The hypoglossal nerve has long been an axonal source for reinnervation of the paralyzed face. In this study, we report our experience with transposition of the intratemporal facial nerve to the hypoglossal nerve for facial reanimation.
To determine the feasibility and outcomes of the transposition of the infratemeporal facial nerve for end-to-side coaptation to the hypoglossal nerve for facial reanimation.
Design, Settings, and Participants
A case series of 20 patients with facial paralysis who underwent mobilization and transposition of the intratemporal segment of the facial nerve for an end-to-side coaptation to the hypoglossal nerve (the VII to XII technique). Participants were treated between January 2007 and December 2014 at a tertiary care center.
Main Outcomes and Measures
Outcome measures include paralysis duration, facial tone, facial symmetry at rest, and with smile, oral commissure excursion, post-reanimation volitional smile, and synkinesis.
Demographic data, the effects of this technique on facial tone, symmetry, oral commissure excursion and smile recovery were evaluated. Preoperative and postoperative photography and videography were reviewed. Facial symmetry was assessed with a facial asymmetry index. Smile outcomes were evaluated with a visual smile recovery scale, and lip excursion was assessed with the MEEI-SMILE system.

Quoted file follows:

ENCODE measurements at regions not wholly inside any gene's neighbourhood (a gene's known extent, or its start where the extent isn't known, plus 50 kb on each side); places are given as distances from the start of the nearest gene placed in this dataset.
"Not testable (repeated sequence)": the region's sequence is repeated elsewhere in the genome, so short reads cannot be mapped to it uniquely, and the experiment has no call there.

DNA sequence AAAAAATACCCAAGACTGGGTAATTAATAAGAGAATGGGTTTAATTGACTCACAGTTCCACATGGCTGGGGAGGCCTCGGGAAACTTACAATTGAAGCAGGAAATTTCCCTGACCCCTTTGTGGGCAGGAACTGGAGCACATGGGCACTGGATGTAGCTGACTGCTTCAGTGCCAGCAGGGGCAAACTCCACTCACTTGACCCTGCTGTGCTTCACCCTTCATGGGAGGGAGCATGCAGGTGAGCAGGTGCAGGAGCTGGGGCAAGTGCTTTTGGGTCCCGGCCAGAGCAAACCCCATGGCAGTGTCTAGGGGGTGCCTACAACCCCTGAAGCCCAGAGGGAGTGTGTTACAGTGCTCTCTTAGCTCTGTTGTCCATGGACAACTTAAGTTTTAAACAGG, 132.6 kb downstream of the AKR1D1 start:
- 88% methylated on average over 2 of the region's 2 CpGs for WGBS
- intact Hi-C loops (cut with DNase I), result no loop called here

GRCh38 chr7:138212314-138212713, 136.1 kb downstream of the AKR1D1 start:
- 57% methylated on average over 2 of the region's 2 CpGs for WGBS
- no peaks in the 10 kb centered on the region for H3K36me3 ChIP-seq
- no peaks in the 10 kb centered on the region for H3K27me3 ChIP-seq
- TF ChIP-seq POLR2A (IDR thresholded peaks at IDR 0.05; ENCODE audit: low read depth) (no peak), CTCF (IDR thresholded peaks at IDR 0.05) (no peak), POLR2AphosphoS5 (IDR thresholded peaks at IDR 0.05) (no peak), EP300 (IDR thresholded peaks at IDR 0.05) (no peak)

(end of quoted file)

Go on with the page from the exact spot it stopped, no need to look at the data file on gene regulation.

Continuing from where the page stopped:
All 20 patients had adequate length of facial nerve mobilized for direct end-to-side coaptation to the hypoglossal nerve. The median duration of facial paralysis prior to treatment was 11.4 months. Median follow-up time was 29 months. Three patients were excluded from functional analysis due to lack of follow-up. Facial symmetry at rest and during animation improved in 16 of 17 patients. The median (range) time for return of facial muscle tone was 7.3 (2.0-12.0) months. A significant reduction in facial asymmetry index occurred at rest and with movement. The MEEI FACE-gram software detected a significant increase in horizontal, vertical, overall lip excursion and smile angle. No patient developed significant tongue atrophy, impaired tongue mobility, or speech or swallow dysfunction.
Conclusions and Relevence
Mobilization of the intratemporal segment of the facial nerve provides adequate length for direct end-to-end coaptation to the hypoglossal nerve and is effective in restoring facial tone and symmetry after facial paralysis. The resulting smile is symmetric or nearly symmetric in the majority of patients with varying degree of dental show. The additional length provided by utilizing the intratemporal segment of the facial nerve reduces the deficits associated with complete hypoglossal division/splitting, and avoids the need for interposition grafts and multiple coaptation sites.
Level of Evidence